A restriction upon imported aluminium scrap that is scheduled to go into effect next month is expected to raise production costs for secondary aluminium smelters in the People’s Republic of China, which experts say may close the price gap between Chinese aluminium alloy exports and their less competitive rivals abroad.
As of July 1, Beijing will begin tapering down imports to end with an outright ban of the practice in 2021. The first step is restricting imports to companies with a license from the Ministry of Environment and Ecology, which will place quarterly limits upon import totals.
Though the government has promised to end all aluminium scrap imports, sources at Chinese smelters say their companies are negotiating with Beijing to carve out an exception for high-grade scrap aluminium imports.
In any event, aluminium scrap imports are all but certain to drop significantly from 2017’s total of 2.2 million metric tons and last year’s total of 1.6 million metric tons.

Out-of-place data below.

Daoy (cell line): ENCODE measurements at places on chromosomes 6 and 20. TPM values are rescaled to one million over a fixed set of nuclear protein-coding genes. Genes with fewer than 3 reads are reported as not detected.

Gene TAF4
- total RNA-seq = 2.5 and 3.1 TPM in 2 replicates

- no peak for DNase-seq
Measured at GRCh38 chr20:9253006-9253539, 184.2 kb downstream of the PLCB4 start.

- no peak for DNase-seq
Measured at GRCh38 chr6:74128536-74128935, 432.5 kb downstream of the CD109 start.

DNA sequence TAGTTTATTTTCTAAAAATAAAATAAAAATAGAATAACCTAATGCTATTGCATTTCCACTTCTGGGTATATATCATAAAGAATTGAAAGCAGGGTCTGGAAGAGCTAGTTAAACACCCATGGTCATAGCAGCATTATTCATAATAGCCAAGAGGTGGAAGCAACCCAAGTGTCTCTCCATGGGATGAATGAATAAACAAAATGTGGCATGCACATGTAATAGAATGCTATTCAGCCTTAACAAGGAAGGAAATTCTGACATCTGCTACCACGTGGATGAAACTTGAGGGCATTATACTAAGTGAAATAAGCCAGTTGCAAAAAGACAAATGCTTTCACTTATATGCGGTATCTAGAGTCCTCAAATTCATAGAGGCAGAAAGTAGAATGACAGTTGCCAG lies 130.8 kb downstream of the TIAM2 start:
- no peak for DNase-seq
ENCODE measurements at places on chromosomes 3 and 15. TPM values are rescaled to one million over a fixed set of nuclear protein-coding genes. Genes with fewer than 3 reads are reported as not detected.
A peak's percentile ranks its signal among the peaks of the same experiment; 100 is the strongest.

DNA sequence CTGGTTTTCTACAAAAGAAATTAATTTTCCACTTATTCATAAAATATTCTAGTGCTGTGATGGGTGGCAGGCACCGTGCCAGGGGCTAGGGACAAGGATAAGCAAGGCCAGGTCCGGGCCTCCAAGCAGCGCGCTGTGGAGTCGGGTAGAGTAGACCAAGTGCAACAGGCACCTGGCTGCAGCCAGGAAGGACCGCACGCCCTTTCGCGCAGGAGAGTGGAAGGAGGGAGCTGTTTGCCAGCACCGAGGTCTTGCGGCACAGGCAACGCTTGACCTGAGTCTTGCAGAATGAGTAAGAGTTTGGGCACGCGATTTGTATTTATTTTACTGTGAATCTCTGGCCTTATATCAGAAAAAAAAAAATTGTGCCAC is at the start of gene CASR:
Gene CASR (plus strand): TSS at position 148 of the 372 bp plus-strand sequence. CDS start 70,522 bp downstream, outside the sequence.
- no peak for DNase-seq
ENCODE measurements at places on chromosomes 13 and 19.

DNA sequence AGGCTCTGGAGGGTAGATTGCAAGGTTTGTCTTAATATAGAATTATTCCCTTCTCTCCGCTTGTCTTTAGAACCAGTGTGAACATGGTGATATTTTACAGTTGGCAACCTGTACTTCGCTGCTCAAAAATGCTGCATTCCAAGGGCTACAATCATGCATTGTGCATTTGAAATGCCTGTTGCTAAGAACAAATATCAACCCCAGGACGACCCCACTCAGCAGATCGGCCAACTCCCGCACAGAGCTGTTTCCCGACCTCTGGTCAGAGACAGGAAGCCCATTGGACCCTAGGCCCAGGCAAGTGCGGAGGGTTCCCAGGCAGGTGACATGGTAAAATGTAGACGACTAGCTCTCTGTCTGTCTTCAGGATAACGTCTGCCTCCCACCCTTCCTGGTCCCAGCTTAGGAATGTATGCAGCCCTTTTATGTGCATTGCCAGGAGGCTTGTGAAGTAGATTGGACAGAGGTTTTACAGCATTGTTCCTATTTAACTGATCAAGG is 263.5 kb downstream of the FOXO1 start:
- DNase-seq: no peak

To make up the expected shortfall, the aluminium industry has turned its focus inward by concentrating on building industrial waste dismantling facilities. However, sources in the Chinese market who spoke with S&P Global Platts earlier this week said that such efforts will not come in time to make up the shortfall anytime soon.
Additionally, due to a growing demand for aluminium scrap thanks to Beijing’s push to reach 75 percent utilization of renewable resources by next year, prices are expected to continue to climb.
“Theoretically, [primary] producers should be responsible for recycling costs,” explained Antaike consultant He Xiaohui. “However, waste products in China are a commodity, and recyclers have been the real payer of recycling costs.”
Beijing is expected to permit imports of scrap aluminium with a minimum metal content of 99 percent, while suggesting that P1020 aluminium be substituted for the balance of demand. Both solutions will likely raise feedstock prices by up to 50 percent, per the experts.